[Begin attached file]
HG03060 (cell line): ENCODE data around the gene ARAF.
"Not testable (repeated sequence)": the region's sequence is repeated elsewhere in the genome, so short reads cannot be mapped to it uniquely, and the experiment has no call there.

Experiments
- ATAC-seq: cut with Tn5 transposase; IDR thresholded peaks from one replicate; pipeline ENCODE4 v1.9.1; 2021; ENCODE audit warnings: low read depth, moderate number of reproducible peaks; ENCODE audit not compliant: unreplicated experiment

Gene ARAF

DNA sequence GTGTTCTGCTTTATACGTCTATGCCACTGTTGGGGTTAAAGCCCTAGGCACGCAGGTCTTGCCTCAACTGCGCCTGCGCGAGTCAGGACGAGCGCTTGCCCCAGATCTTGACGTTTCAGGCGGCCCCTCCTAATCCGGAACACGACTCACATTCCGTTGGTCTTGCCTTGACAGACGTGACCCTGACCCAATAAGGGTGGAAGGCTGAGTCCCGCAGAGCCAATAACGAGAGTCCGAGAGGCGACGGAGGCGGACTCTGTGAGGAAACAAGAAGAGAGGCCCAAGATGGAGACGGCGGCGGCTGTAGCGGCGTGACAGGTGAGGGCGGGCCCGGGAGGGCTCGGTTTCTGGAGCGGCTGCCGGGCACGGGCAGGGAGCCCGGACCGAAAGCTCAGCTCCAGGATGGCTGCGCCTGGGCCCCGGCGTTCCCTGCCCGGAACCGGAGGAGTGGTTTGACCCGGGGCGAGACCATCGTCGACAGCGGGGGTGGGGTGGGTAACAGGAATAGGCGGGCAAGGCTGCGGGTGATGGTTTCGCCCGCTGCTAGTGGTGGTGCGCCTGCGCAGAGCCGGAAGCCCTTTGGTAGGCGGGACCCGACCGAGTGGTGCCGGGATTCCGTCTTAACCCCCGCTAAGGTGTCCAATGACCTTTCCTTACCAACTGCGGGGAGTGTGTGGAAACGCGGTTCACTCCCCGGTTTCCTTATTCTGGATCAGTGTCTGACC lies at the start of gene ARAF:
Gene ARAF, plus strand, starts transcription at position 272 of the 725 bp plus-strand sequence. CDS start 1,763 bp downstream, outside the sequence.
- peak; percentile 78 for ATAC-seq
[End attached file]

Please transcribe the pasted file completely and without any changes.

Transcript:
HG03060 (cell line): ENCODE data around the gene ARAF.
"Not testable (repeated sequence)": the region's sequence is repeated elsewhere in the genome, so short reads cannot be mapped to it uniquely, and the experiment has no call there.

Experiments
- ATAC-seq: cut with Tn5 transposase; IDR thresholded peaks from one replicate; pipeline ENCODE4 v1.9.1; 2021; ENCODE audit warnings: low read depth, moderate number of reproducible peaks; ENCODE audit not compliant: unreplicated experiment

Gene ARAF

DNA sequence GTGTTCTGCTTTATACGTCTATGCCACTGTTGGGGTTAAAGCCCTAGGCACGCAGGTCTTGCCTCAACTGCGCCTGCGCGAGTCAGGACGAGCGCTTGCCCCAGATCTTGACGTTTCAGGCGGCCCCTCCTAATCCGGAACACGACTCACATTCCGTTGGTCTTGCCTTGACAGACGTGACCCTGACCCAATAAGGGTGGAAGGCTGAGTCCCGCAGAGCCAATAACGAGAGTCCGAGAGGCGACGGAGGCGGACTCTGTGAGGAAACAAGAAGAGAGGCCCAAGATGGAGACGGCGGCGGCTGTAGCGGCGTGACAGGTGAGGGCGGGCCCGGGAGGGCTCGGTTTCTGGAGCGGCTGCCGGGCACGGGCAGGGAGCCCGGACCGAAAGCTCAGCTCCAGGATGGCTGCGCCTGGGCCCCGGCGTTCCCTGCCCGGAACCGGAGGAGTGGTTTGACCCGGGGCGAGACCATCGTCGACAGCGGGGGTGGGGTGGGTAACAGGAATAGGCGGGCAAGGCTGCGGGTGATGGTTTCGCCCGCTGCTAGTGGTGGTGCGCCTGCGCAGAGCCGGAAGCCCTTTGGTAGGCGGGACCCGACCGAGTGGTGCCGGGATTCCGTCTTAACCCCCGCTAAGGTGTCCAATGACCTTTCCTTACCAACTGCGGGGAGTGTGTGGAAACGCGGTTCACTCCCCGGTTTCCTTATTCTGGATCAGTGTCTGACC lies at the start of gene ARAF:
Gene ARAF, plus strand, starts transcription at position 272 of the 725 bp plus-strand sequence. CDS start 1,763 bp downstream, outside the sequence.
- peak; percentile 78 for ATAC-seq